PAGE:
Announcing Stack Overflow Documentation

We started with Q&A. Technical documentation is next, and we need your help.

Whether you're a beginner or an experienced developer, you can contribute.

Sign up and start helping → Learn more about Documentation →

I'm trying to perform good input validity checking on my python code, but I also want it to be succinct. That is, the solution I don't want to go with is this one:

def some_func(int_arg, str_arg, other_arg):
        int_arg = int(int_arg)
    except TypeError, ValueError
        logging.error("int_arg must respond to int()")
        raise TypeError
        if str_arg is not None:
            str_arg = str(str_arg) 
    except TypeError
        logging.error("Okay, I'm pretty sure this isn't possible, bad example")
        raise TypeError
    if other_arg not in (VALUE1, VALUE2, VALUE3):
        logging.error("other arg must be VALUE1, VALUE2, or VALUE3")
        raise TypeError

This is just too much code and to much space to spend on just checking 3 arguments.

My current approach is this:

def some_func(int_arg, str_arg, other_arg):
        int_arg = int(int_arg)  #int_arg must be an integer
        str_arg is None or str_arg = str(str_arg)  #str_arg is optional, but must be a string if provided
        assert other_arg in (VALUE1, VALUE2, VALUE3)
    catch TypeError, ValueError, AssertionError:
        logging.error("Bad arguments given to some_func")
        throw TypeError

I lose the specificity of my log message, but this is much more succinct and honestly more readable in my opinion.

One thing specifically I'm wondering about is the use of the assert statement. I've read that it's discouraged to use assertions as a way of checking input-validity, but I was wondering if this was a legitimate way to use it.
If not, is there a similar way to perform this check (or do this validation in general) that's still pretty succinct?

share|improve this question
up vote 6 down vote accepted

You could invent a decorator that would validate the arguments for you.

This is how the syntax could look like:

@validate(0, int)
@validate(1, str, logMessage='second argument must respond to str()')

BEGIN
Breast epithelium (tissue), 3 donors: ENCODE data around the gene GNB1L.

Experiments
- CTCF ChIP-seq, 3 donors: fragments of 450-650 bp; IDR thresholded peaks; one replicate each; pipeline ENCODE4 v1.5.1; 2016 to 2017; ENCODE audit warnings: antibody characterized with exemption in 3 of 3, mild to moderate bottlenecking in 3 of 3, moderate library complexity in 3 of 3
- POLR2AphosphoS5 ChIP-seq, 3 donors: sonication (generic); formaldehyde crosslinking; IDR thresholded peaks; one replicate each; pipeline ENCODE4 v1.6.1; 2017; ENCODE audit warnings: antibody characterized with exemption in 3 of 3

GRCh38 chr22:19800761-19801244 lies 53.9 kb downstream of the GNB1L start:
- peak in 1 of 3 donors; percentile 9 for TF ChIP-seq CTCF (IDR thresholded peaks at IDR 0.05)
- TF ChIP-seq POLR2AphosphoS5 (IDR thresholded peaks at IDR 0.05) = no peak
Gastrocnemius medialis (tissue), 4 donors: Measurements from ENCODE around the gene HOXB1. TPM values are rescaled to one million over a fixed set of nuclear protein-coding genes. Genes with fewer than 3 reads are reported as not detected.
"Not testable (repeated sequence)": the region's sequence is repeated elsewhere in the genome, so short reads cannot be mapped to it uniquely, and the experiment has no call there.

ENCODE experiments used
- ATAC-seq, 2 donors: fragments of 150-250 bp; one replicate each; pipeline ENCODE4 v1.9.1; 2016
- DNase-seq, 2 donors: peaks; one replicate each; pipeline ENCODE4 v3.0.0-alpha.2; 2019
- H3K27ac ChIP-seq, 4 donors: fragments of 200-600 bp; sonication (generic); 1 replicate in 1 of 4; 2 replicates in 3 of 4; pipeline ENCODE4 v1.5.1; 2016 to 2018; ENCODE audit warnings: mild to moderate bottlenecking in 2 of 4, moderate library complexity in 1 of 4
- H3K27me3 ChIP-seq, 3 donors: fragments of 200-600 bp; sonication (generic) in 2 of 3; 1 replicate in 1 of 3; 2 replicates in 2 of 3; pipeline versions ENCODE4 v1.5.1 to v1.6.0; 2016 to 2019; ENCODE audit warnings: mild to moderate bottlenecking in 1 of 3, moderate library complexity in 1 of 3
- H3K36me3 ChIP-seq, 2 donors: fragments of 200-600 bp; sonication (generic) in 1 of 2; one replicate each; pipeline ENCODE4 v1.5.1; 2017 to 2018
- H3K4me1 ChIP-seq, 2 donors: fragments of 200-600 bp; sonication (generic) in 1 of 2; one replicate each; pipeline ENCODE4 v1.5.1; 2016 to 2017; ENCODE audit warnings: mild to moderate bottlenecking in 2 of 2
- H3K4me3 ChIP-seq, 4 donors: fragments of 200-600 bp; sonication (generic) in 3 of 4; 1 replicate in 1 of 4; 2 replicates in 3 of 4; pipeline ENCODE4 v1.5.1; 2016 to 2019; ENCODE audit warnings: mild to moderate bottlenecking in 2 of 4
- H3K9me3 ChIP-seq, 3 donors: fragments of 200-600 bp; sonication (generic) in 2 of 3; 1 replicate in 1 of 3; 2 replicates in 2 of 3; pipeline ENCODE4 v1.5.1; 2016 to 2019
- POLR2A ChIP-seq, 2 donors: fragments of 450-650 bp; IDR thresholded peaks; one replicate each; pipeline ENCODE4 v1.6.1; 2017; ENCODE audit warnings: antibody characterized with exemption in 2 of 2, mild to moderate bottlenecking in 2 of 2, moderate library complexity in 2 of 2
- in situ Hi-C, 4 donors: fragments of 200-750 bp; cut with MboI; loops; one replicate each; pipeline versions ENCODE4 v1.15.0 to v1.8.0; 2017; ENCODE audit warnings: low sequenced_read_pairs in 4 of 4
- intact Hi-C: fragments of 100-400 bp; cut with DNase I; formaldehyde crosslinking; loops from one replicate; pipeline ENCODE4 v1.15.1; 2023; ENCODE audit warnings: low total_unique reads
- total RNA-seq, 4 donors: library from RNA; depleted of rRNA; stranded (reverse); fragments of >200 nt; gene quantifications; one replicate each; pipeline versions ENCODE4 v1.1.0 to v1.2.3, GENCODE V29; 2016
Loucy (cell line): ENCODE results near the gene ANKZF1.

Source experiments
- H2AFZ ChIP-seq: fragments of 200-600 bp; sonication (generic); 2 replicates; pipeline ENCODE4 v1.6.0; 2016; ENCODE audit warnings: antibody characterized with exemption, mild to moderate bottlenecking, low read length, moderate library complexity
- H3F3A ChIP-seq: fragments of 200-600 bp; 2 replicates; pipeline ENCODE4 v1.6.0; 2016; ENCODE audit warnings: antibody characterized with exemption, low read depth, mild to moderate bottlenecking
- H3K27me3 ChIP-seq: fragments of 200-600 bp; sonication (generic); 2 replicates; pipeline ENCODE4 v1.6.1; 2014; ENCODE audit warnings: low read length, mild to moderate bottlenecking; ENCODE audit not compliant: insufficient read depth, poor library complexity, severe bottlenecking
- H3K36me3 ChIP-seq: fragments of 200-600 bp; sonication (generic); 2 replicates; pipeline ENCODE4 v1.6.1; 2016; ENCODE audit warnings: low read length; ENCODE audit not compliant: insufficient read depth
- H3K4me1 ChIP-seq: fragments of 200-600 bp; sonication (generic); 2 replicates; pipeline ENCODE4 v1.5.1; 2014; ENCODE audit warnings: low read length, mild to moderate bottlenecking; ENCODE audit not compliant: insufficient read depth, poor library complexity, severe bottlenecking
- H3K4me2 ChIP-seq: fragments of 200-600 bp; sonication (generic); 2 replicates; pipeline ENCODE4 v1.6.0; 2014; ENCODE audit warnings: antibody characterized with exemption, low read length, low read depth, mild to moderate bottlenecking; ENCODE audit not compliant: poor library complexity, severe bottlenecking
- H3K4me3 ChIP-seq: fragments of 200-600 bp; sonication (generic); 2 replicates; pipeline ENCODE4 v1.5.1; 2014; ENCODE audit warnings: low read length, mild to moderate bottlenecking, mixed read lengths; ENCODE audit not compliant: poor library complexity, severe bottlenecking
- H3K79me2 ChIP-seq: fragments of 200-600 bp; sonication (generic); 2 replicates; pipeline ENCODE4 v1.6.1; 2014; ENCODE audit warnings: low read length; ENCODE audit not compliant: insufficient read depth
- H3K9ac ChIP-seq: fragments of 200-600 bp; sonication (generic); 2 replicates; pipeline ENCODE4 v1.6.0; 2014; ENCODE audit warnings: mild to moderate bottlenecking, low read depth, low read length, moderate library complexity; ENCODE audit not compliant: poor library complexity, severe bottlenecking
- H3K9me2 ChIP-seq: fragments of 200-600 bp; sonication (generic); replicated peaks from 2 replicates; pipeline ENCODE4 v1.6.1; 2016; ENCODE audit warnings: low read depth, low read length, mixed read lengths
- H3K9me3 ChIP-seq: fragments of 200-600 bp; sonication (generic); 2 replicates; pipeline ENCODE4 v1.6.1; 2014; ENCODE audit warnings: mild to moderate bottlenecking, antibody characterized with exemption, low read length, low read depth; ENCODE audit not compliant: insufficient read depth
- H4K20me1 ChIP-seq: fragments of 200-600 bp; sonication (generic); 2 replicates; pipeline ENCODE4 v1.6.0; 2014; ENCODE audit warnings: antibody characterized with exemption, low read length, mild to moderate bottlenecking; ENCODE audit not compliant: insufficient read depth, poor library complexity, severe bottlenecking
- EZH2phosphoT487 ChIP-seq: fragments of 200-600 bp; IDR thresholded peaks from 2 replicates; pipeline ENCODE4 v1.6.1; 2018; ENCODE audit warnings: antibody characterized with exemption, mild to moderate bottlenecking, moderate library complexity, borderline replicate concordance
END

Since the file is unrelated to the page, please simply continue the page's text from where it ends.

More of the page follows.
@validate(2, customValidationFunction)
def some_func(int_arg, str_arg, other_arg):
    # the control gets here only after args are validated correctly
    return int_arg * str_arg

This is a naive implementation of the validation decorator factory.

def validate(narg, conv, logMessage = None):
    def decorate(func):
        def funcDecorated(*args):
            newArgs = list(args)
                newArgs[narg] = conv(newArgs[narg])
            except Exception, e:
                # wrong argument! do some logging here and re-raise
                raise Exception("Invalid argument #{}: {}".format(narg, e))
                return func(*newArgs)

        return funcDecorated
    return decorate

Yes, there's a bit of function nesting here, but it all makes sense. Let me explain:

  • A decorator is something that takes one function and returns another
  • We want validate(narg, converter) to be a function that takes some settings and returns a specific decorator (decorate) which behaves according to these settings
  • decorate is then used to decorate a given function (func) that takes some positional arguments by creating a new function funcDecorated that takes the same arguments as func (*args) and is written in terms of input function func as well as the initial settings narg, conv.

The actual validation happens inside funcDecorated, which...

  • takes the input argument list,
  • replaces n-th argument by validating and/or converting it (whatever conv does),
  • calls the input func with the altered argument list.

To do this for several arguments, we apply validate multiple times with different arguments. (It's possible to rewrite it to only decorate once, but it looks more clear this way IMO.)

See it in action: http://ideone.com/vjgIS

Note that conv can act either...

  • as a validation function (return whatever it receives, but throw if it's invalid)
  • as a conversion function (return the converted value, throw if can't convert)

Note that this implementation doesn't handle keyword arguments.

share|improve this answer
On how to implement validate: if you like this solution and need any help with writing decorators, let me know and I'll expand on that. – Kos Aug 28 '12 at 7:03
Though I'm not the question author, I'd be grateful if you expanded your solution. I thought decorators only modify the output of a function. – yentsun Aug 28 '12 at 7:11
Decorators effectively allow to replace one function by another. – Kos Aug 28 '12 at 7:28

You can have a look at the contracts library. It allows you to declare constraints on function parameters (and even its return values).

share|improve this answer

Using assertions is perfectly fine for checking arguments validity (type, class or value, that are precisely the things you are checking).

You said:

One thing specifically I'm wondering about is the use of the assert statement.

So I think this page can be useful to you.

In particular this part:

Assertions should not be used to test for failure cases that can occur because of bad user input or operating system/environment failures, such as a file not being found.

share|improve this answer

Your Answer


By posting your answer, you agree to the privacy policy and terms of service.

Not the answer you're looking for? Browse other questions tagged or ask your own question.